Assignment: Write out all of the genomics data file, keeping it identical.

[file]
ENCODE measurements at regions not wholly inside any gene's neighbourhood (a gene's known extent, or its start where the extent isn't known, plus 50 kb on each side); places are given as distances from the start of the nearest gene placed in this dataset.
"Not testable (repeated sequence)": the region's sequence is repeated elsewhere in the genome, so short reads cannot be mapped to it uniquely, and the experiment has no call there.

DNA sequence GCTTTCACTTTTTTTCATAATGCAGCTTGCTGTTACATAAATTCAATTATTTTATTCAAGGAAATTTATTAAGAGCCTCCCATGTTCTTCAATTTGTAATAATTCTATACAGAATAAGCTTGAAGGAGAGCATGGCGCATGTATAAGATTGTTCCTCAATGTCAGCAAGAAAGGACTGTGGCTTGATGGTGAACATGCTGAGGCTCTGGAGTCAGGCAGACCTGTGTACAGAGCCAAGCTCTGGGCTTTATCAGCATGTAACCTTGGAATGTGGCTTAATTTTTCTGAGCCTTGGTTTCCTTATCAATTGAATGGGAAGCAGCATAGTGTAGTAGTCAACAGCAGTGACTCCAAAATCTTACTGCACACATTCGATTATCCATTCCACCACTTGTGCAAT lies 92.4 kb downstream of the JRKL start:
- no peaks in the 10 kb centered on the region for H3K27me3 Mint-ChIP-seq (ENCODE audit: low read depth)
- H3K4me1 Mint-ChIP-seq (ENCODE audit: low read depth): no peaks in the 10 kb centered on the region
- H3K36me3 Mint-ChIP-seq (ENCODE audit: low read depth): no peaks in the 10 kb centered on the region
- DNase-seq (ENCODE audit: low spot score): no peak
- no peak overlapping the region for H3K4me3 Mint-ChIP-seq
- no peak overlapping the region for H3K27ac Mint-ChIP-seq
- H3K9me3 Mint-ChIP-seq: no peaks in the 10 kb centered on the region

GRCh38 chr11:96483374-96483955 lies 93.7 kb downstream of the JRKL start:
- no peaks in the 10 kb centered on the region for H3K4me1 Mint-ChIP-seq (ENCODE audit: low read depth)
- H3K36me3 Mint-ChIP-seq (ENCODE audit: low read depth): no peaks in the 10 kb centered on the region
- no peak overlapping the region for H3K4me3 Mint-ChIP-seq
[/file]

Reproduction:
ENCODE measurements at regions not wholly inside any gene's neighbourhood (a gene's known extent, or its start where the extent isn't known, plus 50 kb on each side); places are given as distances from the start of the nearest gene placed in this dataset.
"Not testable (repeated sequence)": the region's sequence is repeated elsewhere in the genome, so short reads cannot be mapped to it uniquely, and the experiment has no call there.

DNA sequence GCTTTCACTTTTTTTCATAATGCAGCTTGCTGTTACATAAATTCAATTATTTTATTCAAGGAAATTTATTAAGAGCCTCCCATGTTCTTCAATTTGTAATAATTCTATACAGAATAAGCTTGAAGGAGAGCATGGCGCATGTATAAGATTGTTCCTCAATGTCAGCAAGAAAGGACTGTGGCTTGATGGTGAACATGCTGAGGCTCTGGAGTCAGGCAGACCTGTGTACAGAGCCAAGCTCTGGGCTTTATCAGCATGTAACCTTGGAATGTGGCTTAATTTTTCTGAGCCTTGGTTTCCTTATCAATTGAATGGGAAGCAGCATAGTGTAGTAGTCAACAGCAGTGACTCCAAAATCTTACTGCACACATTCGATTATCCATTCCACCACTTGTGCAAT lies 92.4 kb downstream of the JRKL start:
- no peaks in the 10 kb centered on the region for H3K27me3 Mint-ChIP-seq (ENCODE audit: low read depth)
- H3K4me1 Mint-ChIP-seq (ENCODE audit: low read depth): no peaks in the 10 kb centered on the region
- H3K36me3 Mint-ChIP-seq (ENCODE audit: low read depth): no peaks in the 10 kb centered on the region
- DNase-seq (ENCODE audit: low spot score): no peak
- no peak overlapping the region for H3K4me3 Mint-ChIP-seq
- no peak overlapping the region for H3K27ac Mint-ChIP-seq
- H3K9me3 Mint-ChIP-seq: no peaks in the 10 kb centered on the region

GRCh38 chr11:96483374-96483955 lies 93.7 kb downstream of the JRKL start:
- no peaks in the 10 kb centered on the region for H3K4me1 Mint-ChIP-seq (ENCODE audit: low read depth)
- H3K36me3 Mint-ChIP-seq (ENCODE audit: low read depth): no peaks in the 10 kb centered on the region
- no peak overlapping the region for H3K4me3 Mint-ChIP-seq